my information

--- Issued September 13, 2007

With summer coming to a close, the Tullio Scholarship winners are all off to college, thanks, in part, to the Erie Housing Authority.

HACE Executive Director John E. Horan today praised this year's winners of the Louis J. Tullio Memorial Scholarships for overcoming adversity in their lives while pressing on with their education.
"We really feel these students need to be recognized for their accomplishments," he said.

There were seven winners in this year's Tullio Scholarship Awards, each one winning $1,000 toward their college educations. Horan cited four of these winners, who moved from country to country and sometimes, refugee camp to refugee camp as youngsters as examples of tenacity and perseverance:

Ilyas Abukar, a refugee from Somalia. He came to the United States with his family at age eight. He is dedicated to community service, working for the Housing Authority as a youth counselor and is assigned to the YMCA at the John E. Horan Garden Apartments.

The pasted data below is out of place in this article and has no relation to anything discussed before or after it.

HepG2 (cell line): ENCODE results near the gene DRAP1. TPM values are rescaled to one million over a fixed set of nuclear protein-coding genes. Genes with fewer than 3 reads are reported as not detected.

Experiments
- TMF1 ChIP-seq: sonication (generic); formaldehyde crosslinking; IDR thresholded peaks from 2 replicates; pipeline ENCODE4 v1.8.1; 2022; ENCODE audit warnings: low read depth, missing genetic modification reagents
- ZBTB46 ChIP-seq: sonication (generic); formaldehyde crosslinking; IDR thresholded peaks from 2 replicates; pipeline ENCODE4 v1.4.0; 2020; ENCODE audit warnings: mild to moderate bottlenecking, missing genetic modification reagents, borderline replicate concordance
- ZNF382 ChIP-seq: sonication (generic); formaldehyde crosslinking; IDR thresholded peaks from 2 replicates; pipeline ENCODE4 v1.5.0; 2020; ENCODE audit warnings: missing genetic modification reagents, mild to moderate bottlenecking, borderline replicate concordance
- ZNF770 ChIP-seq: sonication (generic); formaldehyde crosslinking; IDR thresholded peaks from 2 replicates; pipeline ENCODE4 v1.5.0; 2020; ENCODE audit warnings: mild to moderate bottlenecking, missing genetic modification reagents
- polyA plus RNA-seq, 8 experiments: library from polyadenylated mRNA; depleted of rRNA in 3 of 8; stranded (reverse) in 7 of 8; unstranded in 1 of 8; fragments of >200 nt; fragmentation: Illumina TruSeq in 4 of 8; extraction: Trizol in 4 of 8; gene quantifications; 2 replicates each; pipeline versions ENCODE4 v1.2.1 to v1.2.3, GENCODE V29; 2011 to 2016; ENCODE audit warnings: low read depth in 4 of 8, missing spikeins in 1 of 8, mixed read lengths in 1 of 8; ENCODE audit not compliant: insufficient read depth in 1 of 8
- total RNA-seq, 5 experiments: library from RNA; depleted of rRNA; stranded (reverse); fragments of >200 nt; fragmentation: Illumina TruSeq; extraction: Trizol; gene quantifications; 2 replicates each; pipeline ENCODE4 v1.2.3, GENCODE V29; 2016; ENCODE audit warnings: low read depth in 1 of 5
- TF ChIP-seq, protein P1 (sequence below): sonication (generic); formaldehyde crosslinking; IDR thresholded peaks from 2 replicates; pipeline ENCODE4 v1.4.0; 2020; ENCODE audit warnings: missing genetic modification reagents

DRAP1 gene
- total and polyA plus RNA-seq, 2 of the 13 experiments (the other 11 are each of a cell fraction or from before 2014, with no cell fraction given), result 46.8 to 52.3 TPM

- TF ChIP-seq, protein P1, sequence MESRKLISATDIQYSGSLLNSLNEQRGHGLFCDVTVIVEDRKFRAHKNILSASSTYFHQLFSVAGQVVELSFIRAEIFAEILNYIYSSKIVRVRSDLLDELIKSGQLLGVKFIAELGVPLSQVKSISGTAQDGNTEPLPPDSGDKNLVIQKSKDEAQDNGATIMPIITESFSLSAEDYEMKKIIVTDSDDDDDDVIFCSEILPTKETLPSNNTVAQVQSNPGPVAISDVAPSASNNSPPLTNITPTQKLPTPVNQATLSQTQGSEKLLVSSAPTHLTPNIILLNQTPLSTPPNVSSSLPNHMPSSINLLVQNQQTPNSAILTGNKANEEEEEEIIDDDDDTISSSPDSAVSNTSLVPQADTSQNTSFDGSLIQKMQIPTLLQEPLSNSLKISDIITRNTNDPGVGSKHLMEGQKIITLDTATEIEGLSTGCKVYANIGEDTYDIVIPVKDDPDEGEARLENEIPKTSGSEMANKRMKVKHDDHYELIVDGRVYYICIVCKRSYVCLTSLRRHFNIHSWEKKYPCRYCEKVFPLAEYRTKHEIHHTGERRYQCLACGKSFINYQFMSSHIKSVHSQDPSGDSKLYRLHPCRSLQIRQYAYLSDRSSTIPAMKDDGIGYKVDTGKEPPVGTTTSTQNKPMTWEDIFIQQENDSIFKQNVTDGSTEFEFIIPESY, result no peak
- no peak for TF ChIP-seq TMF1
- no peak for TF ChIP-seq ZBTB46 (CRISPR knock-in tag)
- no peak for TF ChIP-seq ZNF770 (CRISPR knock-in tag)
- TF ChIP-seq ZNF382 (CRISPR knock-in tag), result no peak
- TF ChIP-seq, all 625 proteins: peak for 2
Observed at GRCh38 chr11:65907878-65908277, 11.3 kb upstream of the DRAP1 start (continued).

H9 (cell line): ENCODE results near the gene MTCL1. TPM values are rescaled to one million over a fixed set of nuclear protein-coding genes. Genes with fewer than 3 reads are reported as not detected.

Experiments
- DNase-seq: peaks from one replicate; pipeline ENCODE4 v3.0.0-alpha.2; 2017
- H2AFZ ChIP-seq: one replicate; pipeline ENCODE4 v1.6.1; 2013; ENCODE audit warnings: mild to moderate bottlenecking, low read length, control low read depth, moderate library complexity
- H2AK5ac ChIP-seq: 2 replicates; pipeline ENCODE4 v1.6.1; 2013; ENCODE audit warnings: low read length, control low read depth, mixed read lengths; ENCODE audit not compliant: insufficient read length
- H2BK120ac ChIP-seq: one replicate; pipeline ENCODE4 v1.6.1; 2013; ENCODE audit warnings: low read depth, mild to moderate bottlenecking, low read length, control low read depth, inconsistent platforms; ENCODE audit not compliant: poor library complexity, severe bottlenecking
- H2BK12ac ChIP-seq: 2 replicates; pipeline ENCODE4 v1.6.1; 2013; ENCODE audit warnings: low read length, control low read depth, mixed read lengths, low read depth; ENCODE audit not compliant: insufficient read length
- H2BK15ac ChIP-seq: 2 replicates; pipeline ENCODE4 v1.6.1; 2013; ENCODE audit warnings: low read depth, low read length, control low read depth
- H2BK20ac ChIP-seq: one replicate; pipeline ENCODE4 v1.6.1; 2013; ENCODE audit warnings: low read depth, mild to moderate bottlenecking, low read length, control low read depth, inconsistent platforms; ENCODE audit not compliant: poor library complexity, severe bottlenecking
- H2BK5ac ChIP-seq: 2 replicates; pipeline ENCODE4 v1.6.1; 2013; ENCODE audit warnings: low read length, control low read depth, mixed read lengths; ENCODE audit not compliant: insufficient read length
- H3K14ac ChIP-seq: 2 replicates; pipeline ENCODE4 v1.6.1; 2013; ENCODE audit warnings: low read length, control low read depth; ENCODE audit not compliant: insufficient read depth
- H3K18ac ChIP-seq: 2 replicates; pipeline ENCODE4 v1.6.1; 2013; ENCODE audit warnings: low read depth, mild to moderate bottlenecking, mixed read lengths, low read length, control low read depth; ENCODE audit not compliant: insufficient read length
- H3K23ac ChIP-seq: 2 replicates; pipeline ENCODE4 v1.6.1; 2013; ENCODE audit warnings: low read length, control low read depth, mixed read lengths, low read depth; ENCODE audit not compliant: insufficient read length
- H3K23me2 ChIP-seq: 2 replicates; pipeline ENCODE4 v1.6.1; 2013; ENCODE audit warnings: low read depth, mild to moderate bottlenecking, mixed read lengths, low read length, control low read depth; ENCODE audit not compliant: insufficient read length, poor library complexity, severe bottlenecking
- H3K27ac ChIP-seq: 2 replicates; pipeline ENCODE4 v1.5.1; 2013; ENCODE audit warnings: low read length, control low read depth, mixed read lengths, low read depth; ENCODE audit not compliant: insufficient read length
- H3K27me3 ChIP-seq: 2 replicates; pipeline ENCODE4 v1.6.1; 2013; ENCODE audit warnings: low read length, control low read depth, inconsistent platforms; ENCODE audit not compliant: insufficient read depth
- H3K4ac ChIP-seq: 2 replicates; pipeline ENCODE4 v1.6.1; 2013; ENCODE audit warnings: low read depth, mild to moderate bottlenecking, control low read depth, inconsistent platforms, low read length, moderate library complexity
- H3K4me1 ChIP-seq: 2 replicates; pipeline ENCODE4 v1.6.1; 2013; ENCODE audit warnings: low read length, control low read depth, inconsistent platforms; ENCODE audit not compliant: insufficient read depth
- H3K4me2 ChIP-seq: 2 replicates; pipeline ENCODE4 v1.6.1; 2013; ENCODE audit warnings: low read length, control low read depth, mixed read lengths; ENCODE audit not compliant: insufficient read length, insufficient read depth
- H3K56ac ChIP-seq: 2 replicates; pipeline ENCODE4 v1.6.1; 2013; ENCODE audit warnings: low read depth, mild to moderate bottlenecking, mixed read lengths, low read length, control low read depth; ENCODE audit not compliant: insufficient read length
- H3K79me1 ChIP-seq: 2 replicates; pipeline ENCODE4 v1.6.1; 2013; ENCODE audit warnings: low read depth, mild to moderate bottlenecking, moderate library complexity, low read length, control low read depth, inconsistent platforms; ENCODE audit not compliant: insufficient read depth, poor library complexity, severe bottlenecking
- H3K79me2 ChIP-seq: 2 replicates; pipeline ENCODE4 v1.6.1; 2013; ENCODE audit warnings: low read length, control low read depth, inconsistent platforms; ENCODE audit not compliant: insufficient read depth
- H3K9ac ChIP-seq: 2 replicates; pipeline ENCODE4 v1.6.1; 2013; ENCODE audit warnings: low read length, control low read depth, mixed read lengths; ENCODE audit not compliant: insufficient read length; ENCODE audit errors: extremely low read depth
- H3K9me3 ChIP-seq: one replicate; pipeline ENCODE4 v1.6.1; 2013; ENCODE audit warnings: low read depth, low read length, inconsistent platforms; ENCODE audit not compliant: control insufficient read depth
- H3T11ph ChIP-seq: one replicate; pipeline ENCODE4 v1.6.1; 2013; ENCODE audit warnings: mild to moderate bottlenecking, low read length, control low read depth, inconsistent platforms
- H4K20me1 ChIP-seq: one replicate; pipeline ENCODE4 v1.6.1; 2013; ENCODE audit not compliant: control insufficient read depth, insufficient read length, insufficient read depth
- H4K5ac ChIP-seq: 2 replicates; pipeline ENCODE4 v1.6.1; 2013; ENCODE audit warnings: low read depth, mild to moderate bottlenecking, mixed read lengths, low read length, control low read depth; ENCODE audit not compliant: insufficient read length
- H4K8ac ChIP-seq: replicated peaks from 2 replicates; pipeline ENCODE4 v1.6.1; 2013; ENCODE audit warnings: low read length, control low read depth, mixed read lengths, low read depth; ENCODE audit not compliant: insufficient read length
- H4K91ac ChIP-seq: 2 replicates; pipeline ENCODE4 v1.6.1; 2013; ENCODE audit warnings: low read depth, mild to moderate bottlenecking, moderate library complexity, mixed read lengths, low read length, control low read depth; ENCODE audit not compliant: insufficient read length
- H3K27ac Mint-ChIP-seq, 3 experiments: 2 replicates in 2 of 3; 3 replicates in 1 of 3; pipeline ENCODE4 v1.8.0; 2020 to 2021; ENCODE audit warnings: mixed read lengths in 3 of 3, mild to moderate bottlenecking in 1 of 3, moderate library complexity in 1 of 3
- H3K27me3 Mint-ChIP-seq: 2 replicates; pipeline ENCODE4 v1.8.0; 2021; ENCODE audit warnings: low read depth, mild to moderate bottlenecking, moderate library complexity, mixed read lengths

Zakaria Sharif, who left Somalia at age three with his family. He the shift manager at the McDonald’s on 5th & State, opening the store at 5 a.m. He goes to his second job with the Housing Authority YMCA Youth Club at 1 p.m. each day.

Mebrak Tadesse, originally from Ethiopia. She works in the Authority’s Section 8 office from 8:30 a.m. until 3:00 p.m. She then goes to St. Vincent Hospital for her second job in the housekeeping department.

Faduma Salah is a refugee from Somalia who, in her second semester at Behrend, took he 8 a.m. bus to Behrend and didn't returning home until the last bus at midnight.

"These kids with two jobs and horrible schedules have obstacles to overcome that most adults would find difficult to deal with, but they do it -- and English is their second language," Horan said. "If there is a lesson to be learned from them, it is that an early life of adversity, and in some cases, deprivation, can be overcome through hard work.